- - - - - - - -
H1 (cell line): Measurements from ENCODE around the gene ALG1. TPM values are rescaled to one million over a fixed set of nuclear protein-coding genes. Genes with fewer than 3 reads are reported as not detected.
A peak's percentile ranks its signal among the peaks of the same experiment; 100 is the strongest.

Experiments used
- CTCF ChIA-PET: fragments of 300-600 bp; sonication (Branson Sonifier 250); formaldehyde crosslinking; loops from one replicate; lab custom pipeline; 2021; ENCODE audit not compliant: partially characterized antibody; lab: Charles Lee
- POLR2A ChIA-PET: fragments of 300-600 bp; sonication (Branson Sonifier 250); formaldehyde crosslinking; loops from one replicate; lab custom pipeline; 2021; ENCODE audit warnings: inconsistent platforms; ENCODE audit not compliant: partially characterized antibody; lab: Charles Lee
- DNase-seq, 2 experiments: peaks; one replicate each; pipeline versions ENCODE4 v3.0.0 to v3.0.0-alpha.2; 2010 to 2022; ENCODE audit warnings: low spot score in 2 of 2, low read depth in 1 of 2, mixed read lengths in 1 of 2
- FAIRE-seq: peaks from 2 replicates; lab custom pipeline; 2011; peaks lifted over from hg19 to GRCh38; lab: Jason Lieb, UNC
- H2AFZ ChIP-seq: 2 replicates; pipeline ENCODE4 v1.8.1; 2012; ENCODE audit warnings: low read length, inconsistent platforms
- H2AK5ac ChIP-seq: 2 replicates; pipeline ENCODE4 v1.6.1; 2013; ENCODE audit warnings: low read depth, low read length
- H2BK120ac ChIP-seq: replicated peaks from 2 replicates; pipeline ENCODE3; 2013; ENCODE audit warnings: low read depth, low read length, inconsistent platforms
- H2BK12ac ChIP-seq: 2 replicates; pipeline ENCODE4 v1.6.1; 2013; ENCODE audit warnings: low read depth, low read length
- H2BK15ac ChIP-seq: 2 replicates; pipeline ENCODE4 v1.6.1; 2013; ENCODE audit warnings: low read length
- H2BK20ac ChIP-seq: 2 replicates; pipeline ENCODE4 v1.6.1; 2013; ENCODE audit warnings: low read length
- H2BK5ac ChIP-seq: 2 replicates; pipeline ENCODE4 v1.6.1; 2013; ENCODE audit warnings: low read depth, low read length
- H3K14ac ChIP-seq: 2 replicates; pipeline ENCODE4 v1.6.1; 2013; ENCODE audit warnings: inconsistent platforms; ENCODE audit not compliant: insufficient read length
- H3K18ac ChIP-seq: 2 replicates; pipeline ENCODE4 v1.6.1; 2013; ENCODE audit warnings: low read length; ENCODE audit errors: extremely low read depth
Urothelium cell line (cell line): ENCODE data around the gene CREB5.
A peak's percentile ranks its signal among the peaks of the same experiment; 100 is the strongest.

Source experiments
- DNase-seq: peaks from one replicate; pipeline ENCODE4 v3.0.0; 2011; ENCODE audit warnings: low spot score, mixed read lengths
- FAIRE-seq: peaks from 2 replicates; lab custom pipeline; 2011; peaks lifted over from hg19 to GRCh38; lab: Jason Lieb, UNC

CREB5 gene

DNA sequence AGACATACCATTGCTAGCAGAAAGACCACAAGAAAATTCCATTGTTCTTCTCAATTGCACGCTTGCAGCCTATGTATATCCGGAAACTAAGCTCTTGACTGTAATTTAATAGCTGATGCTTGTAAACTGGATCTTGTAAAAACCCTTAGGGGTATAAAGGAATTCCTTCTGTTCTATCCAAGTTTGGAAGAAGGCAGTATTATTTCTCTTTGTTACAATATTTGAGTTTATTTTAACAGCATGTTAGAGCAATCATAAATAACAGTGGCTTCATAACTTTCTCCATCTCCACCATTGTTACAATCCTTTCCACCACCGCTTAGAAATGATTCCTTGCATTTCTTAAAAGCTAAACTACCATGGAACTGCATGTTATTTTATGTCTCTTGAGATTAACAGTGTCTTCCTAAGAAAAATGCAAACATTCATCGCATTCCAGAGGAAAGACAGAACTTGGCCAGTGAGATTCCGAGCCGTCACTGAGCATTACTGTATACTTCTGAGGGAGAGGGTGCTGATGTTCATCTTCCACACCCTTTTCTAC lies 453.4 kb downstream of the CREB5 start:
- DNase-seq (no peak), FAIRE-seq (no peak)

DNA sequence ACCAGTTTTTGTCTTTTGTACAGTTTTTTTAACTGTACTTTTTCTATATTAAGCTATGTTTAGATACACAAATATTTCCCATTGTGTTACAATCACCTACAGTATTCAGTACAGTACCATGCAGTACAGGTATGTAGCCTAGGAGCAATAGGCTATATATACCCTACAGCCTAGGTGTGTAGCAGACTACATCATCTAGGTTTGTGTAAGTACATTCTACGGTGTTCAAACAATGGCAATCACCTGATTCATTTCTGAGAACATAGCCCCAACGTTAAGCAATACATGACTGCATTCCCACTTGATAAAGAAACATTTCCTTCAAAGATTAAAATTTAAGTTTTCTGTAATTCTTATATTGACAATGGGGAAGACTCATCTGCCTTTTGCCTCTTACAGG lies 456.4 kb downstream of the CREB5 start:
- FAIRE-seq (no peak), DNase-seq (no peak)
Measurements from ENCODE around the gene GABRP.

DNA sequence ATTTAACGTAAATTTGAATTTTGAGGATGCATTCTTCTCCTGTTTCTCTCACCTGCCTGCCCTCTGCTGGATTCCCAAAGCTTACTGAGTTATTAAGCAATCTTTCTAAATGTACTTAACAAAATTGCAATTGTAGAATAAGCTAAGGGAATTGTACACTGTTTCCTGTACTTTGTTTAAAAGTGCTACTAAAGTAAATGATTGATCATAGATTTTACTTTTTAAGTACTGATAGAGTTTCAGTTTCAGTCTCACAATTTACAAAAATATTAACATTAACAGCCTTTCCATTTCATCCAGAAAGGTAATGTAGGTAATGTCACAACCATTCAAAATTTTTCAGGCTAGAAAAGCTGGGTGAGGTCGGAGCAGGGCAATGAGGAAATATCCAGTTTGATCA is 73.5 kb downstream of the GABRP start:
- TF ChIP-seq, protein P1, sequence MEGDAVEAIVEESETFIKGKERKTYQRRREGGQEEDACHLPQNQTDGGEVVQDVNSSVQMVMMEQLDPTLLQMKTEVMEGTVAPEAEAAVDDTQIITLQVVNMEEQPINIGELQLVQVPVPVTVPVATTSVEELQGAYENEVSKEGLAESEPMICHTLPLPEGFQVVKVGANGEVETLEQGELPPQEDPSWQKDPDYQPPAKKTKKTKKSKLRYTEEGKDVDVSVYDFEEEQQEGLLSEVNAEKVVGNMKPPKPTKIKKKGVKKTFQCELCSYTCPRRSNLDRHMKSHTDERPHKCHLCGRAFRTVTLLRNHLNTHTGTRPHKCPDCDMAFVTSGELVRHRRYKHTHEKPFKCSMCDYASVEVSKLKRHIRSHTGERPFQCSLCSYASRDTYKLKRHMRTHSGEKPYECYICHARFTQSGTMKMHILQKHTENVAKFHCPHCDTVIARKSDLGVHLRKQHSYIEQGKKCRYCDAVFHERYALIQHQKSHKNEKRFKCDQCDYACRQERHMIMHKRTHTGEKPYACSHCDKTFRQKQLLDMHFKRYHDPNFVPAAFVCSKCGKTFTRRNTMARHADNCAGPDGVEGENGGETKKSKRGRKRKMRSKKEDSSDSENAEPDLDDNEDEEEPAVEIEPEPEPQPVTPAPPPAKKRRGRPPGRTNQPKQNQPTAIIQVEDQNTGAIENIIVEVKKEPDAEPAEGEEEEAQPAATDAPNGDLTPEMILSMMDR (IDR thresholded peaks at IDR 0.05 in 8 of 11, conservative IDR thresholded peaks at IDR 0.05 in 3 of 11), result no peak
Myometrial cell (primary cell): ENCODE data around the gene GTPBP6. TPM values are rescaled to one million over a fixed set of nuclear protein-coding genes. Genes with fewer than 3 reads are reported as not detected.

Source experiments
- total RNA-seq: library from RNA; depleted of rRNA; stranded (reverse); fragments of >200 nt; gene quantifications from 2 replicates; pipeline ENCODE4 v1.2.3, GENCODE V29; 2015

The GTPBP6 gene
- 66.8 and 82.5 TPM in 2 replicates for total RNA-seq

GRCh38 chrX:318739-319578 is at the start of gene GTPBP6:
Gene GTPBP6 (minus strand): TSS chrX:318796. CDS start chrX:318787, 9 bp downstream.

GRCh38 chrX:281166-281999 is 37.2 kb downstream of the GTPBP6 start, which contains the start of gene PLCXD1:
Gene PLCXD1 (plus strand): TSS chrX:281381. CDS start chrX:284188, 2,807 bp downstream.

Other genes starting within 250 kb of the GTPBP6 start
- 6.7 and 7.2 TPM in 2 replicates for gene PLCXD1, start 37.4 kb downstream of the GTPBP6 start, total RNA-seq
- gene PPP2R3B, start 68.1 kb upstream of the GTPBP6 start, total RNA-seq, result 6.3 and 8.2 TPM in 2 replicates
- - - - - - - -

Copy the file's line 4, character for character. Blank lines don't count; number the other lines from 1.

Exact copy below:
- CTCF ChIA-PET: fragments of 300-600 bp; sonication (Branson Sonifier 250); formaldehyde crosslinking; loops from one replicate; lab custom pipeline; 2021; ENCODE audit not compliant: partially characterized antibody; lab: Charles Lee